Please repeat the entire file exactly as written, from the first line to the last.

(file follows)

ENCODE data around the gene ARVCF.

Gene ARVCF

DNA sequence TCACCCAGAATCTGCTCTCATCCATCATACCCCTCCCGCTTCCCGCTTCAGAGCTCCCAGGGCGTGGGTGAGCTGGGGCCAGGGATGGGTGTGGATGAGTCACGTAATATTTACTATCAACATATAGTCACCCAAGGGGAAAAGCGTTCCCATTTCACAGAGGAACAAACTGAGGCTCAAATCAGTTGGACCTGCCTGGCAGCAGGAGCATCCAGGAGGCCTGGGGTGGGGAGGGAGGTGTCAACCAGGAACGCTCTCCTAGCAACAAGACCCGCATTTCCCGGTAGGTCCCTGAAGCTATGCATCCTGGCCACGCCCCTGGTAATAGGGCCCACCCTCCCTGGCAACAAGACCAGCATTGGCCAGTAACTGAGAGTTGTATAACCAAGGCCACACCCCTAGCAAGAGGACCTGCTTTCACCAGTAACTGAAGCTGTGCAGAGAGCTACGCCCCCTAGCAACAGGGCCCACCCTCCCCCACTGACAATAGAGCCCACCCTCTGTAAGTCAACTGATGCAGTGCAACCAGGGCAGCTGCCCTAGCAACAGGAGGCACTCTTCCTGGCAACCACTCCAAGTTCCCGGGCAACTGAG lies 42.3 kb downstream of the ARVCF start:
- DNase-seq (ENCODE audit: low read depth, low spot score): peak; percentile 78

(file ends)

ENCODE data around the gene ARVCF.

Gene ARVCF

DNA sequence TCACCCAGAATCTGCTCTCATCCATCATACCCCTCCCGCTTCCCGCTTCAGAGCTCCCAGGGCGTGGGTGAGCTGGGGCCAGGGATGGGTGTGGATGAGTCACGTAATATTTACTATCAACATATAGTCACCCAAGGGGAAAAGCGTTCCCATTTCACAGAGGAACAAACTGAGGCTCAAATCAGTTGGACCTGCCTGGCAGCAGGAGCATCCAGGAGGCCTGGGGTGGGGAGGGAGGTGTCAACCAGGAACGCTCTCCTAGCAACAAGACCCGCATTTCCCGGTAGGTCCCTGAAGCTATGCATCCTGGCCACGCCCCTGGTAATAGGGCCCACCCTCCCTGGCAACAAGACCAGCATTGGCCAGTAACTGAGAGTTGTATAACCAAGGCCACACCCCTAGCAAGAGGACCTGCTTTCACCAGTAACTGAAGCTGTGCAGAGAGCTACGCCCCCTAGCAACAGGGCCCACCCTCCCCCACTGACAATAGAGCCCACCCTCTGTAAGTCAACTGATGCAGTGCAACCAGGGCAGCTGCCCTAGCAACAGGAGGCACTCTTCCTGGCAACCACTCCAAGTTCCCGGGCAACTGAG lies 42.3 kb downstream of the ARVCF start:
- DNase-seq (ENCODE audit: low read depth, low spot score): peak; percentile 78